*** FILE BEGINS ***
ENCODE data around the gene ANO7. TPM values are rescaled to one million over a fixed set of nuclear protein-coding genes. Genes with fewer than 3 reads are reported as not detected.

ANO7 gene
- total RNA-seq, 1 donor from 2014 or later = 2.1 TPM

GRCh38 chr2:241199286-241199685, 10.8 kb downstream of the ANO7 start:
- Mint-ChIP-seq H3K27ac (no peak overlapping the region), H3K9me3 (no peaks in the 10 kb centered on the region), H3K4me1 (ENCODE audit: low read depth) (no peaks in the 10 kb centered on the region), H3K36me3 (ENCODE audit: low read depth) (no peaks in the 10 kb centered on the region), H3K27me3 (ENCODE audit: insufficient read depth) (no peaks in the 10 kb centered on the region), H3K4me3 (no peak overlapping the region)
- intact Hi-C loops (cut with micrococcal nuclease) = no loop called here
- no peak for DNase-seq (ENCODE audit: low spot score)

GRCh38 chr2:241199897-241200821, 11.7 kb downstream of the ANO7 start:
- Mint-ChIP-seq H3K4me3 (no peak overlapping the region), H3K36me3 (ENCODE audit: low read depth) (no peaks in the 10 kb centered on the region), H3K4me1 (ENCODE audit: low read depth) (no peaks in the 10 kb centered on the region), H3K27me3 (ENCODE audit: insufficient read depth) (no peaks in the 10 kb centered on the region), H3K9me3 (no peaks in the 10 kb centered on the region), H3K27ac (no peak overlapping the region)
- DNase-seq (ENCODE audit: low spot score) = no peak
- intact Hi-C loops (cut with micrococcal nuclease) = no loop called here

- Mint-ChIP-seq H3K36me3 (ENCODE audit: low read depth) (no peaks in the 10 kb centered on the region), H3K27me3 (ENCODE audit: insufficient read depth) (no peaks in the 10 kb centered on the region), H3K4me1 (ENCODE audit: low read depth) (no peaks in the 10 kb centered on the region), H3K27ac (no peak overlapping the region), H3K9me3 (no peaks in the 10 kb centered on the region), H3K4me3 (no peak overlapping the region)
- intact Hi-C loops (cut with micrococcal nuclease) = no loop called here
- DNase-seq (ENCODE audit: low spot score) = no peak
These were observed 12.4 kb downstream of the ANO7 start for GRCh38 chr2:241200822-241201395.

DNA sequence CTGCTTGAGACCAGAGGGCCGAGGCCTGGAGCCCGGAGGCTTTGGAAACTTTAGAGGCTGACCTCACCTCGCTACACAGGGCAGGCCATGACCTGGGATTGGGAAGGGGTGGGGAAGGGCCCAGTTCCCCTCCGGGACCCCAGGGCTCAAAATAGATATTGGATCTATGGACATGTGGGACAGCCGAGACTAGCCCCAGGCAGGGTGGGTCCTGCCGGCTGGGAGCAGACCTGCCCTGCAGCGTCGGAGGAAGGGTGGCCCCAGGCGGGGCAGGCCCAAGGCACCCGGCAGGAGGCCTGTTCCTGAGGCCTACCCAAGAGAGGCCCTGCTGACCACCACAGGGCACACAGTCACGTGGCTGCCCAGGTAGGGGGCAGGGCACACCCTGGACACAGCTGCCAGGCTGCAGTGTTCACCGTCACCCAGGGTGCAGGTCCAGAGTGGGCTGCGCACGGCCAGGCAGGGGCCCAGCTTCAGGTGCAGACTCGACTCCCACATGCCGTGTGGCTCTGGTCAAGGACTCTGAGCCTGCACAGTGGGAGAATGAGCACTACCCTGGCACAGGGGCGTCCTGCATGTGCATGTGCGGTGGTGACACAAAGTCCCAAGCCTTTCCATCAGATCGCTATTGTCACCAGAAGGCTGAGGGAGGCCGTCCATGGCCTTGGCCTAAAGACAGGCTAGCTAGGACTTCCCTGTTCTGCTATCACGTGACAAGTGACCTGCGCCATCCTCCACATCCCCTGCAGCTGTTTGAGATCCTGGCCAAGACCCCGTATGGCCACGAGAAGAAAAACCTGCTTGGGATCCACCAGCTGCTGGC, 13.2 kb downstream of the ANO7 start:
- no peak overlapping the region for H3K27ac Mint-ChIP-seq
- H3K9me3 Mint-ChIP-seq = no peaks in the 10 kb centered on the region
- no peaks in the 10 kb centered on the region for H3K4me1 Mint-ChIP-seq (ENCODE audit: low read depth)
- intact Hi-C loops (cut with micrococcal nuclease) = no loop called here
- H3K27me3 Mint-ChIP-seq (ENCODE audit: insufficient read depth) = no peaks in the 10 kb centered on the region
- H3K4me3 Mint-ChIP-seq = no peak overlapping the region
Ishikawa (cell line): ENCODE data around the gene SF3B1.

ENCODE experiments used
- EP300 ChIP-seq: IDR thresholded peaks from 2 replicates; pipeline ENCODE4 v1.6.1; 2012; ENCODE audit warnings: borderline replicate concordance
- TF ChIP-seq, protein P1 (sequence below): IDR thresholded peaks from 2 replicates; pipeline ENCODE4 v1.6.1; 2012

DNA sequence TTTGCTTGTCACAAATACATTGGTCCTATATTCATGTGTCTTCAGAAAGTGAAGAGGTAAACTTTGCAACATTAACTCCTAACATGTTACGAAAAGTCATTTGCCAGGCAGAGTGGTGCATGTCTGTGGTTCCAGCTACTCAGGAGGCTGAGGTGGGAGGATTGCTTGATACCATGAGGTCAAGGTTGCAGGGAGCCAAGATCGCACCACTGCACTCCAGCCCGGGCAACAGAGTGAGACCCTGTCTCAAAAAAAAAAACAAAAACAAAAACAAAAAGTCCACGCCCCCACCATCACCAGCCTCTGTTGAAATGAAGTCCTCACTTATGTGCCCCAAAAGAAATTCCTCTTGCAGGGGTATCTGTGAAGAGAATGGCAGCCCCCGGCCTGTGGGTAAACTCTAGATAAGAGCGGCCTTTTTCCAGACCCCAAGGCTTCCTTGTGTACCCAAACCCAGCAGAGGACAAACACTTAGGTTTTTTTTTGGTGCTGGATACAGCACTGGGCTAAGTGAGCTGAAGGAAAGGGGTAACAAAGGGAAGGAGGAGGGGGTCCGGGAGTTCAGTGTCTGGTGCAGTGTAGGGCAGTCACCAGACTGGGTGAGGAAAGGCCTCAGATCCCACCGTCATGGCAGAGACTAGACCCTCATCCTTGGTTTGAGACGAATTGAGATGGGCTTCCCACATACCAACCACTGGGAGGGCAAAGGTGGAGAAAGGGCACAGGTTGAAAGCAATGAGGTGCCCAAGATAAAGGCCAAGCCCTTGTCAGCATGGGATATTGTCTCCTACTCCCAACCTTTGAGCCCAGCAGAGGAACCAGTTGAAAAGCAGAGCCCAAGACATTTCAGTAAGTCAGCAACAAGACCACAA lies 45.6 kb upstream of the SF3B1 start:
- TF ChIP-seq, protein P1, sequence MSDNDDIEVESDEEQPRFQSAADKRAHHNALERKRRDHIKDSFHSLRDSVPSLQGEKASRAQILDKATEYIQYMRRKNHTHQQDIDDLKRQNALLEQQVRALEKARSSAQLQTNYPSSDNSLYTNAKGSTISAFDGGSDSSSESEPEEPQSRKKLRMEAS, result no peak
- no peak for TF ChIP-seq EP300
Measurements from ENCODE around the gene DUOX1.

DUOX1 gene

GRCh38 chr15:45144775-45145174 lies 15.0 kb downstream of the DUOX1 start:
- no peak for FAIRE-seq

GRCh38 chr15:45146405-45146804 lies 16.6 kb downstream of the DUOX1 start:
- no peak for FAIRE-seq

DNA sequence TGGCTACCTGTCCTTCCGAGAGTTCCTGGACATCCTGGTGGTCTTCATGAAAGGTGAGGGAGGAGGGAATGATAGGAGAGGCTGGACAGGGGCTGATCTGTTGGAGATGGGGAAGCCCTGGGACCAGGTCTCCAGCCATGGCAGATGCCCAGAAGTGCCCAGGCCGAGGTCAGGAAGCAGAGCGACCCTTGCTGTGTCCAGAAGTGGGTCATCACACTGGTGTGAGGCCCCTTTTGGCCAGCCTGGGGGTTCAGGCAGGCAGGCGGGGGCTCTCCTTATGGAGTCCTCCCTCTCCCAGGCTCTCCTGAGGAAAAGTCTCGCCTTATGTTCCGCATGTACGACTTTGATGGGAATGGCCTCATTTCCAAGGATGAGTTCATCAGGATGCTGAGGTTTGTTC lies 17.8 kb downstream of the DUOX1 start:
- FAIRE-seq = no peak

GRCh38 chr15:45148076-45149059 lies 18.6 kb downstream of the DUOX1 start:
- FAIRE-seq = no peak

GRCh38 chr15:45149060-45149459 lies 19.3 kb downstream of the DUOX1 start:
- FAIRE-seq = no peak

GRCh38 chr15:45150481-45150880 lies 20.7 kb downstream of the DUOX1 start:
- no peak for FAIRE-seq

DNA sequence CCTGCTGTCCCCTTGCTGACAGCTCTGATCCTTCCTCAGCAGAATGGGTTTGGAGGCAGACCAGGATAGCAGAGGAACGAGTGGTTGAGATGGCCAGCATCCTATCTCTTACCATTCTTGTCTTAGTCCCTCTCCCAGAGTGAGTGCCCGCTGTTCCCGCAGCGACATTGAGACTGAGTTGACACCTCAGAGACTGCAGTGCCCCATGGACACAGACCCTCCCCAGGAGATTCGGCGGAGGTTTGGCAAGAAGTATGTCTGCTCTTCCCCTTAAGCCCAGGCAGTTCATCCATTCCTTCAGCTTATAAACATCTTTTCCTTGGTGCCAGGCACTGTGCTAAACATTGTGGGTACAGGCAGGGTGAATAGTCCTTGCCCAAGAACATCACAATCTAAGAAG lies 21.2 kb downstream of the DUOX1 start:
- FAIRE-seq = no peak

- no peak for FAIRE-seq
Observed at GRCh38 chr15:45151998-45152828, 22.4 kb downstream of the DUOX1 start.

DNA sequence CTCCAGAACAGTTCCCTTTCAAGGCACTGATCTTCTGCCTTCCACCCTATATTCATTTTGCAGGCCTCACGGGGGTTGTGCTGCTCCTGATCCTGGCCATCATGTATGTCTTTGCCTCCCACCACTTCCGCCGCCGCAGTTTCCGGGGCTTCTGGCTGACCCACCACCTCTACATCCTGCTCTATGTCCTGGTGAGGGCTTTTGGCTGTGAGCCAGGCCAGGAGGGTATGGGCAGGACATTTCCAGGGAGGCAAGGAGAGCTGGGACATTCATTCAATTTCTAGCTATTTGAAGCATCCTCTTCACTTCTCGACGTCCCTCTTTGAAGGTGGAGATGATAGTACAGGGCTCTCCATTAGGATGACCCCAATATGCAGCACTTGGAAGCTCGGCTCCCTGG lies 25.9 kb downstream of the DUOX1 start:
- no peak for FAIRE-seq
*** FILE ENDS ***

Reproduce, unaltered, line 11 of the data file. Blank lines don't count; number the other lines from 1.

- intact Hi-C loops (cut with micrococcal nuclease) = no loop called here